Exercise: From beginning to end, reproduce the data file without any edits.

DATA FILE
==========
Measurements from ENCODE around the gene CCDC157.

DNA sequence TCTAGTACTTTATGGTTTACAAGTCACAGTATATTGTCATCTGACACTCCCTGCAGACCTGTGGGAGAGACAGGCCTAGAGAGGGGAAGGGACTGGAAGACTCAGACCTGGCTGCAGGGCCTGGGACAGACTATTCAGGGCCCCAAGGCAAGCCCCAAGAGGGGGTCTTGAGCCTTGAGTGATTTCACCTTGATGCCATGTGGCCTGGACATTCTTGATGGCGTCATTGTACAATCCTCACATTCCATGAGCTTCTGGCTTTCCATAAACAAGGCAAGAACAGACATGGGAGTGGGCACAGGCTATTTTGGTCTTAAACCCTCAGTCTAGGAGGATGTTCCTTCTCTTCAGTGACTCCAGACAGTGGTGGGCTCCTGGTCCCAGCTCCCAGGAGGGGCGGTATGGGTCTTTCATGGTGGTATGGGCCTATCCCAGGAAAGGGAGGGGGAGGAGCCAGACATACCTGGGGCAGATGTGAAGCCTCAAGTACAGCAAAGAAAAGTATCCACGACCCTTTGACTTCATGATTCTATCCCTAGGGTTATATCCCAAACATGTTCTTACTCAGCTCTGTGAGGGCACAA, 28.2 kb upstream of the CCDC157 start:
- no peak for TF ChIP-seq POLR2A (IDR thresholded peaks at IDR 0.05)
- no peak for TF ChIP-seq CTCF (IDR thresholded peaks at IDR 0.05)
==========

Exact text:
Measurements from ENCODE around the gene CCDC157.

DNA sequence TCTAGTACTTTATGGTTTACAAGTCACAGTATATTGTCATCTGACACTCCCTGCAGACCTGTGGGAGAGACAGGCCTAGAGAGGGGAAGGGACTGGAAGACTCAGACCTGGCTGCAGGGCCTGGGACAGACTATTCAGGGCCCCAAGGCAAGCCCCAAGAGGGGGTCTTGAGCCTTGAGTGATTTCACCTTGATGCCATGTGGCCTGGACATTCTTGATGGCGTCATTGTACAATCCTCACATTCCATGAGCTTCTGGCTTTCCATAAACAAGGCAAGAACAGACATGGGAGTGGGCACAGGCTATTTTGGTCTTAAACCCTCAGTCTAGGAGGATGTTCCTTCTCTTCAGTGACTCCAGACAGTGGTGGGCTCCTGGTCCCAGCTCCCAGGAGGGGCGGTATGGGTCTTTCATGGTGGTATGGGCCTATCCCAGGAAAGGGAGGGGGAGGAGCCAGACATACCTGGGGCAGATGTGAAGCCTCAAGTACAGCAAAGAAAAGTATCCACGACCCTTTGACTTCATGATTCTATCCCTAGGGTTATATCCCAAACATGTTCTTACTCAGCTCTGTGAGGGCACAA, 28.2 kb upstream of the CCDC157 start:
- no peak for TF ChIP-seq POLR2A (IDR thresholded peaks at IDR 0.05)
- no peak for TF ChIP-seq CTCF (IDR thresholded peaks at IDR 0.05)